EXAMPLE V

The most preferred embodiment of a liquid coating material of the present invention is a liquid coating material that contains both modified EPDM and crosslinkable silicone.

1. 1200 g of natural rubber, 500 g of modified EPDM and 1800 g of titanium dioxide (RCL-9 obtained from Glidden SCM) were mixed on a mill until well dispersed.

2. 200 g of the masterbatch from step 1 was mixed with 3 g zinc dimethyldithiocarbamate, 2 g tetramethylthiuram disulfide, and 5 g zinc stearate, until the ingredients were well dispersed.

3. The product of step 2 was dissolved in 2,050 ml of an organic solvent comprising a mixture of 1,500 ml rubber naphtha, 500 ml toluene and 40 ml 1,1,1 trichloroethane, and 10 ml of a solution comprising 40% crosslinkable silicone by weight dissolved in rubber naphtha.

As disclosed in Example I any diene rubber, or combination thereof, may be substituted for the natural rubber used in step 1. The amount of diene rubber(s) should be in the range of 40 to 90 parts by weight, preferably 65 to 75 parts by weight. The amount of modified EPDM should be in the range of 10 to 60 parts by weight, preferably 25 to 35 parts by weight. The amount of crosslinkable silicone should be in the range of 0.1 to 20 phr, preferably 2 to 7 phr. As already pointed out in the previous examples, any suitable vulcanization accelerator, or combination of accelerators, can be used in a coating material according to this embodiment.

A liquid coating material according to the embodiments disclosed in this example have utility even without any coloring agent, inasmuch as they possess to some extent the properties of the embodiments taught in both Examples III and IV, and could be used in the manners set forth by way of example therein. The limitations regarding coloring agents for the embodiments disclosed in the other examples apply equally to the the preferred embodiment disclosed in present example.

The vulcanized rubber surface that is to be coated should be clean and dry. It is advantageous to prewash the surface with a solution similar to that manufactured in step 1 of Example 2. The liquid coating material should be well agitated before application because the metallic particles are in suspension and may settle during storage of the liquid coating material. The liquid coating material may be applied by brushing, spraying, rolling, dipping, or any other suitable means, at about room temperature.

In accordance with another embodiment of the invention a method of manufacturing an article comprises the steps of: (a) providing an article comprising at least an outer layer of vulcanized rubber containing free sulfur therein; (b) applying a coating between 0.001 and 0.010 inches (between 0.025 mm and 0.25 mm) thick, preferably between 0.001 and 0.002 inches (between 0.025 mm and 0.050 mm) thick, of a liquid coating material in accordance with the invention disclosed herein to a surface of said vulcanized rubber; and (c) allowing the diene rubber (and any crosslinkable silicone and/or modified EPDM) in the coating material to be auto-vulcanized. An article manufactured in accordance with this process is also understood to be an embodiment of the present invention. Examples of such articles are rubber tires having indicia or ornamental designs applied to one or both sidewalls.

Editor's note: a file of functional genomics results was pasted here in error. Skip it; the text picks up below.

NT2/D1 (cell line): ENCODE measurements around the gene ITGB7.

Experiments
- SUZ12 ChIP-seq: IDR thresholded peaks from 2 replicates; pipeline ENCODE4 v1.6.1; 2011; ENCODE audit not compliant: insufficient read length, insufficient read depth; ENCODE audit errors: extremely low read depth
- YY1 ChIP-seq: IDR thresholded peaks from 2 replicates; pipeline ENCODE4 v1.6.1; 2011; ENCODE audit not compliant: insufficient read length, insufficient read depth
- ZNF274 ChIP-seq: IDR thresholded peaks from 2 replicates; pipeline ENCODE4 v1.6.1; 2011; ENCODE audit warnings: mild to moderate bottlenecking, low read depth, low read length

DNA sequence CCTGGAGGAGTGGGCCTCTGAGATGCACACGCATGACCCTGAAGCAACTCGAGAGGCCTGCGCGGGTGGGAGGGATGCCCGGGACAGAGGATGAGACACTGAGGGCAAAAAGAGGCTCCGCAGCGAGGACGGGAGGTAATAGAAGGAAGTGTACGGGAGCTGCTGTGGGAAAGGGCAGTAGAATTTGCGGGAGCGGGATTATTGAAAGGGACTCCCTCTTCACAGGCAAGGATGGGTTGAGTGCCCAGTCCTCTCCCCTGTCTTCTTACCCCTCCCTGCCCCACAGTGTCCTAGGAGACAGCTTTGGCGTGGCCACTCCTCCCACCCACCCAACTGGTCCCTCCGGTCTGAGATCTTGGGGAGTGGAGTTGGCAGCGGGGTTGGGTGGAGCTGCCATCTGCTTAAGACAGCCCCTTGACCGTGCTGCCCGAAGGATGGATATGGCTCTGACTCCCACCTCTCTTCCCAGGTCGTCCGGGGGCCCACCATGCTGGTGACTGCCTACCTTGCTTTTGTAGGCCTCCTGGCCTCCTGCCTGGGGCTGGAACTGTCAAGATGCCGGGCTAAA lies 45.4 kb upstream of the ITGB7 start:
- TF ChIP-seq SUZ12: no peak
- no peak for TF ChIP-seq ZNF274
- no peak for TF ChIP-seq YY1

An article of manufacture having at least an outer layer of vulcanized rubber containing free sulfur, having a coating of a coating material thereon as described in the immediately preceeding paragraph, with said coating material being according to any of the embodiments disclosed herein is understood to be a part of the present invention. In the case of a tire having a tread portion and a pair of sidewall portions extending radially inwardly therefrom, the sidewall portions having at least an axially outer layer of vulcanized rubber containing free sulfur, the coating on a sidewall is preferably disposed either in a depressed area, or is surrounded by a ridge in order to reduce abrasion of the coating against curbs or other objects. Most preferably the portion(s) of the sidewall coated to form indicia are disposed at least one-tenth (1/10) inch inwardly of the surrounding portion of the sidewall or the protective ridge.

For best results the vulcanizied rubber substrate to which the coating material is applied should not contain any free staining materials (e.g. aromatic oils or anti-ozonants), or any material which discolors upon oxidation or ozonation. Such a compound is referred to in the tire art as a "non-staining compound". This is important because if such materials are present in the substrate they will discolor the coating material.

It will be apparent that changes and modifications may be made in the invention by those skilled in the art without deviating from the scope of the invention.

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Referenced by
Citing PatentFiling datePublication dateApplicantTitle
US5256445 *May 29, 1992Oct 26, 1993Sumitomo Rubber Industries, Ltd.Rotating the tire, grinding and finishing the tire surface with grinder driven by shafts, applying the blue paint with a roller
US7255762 *Feb 25, 2003Aug 14, 2007The Goodyear Tire & Rubber CompanyFor use in vehicles for military and recreational use
US8277898Jun 20, 2007Oct 2, 2012The Goodyear Tire & Rubber CompanyCamouflage tire
EP1452345A1 *Nov 6, 2003Sep 1, 2004THE GOODYEAR TIRE & RUBBER COMPANYCamouflage tire
Classifications
U.S. Classification152/525, 156/116, 428/519
International ClassificationB05D7/02
Cooperative ClassificationB05D7/02
European ClassificationB05D7/02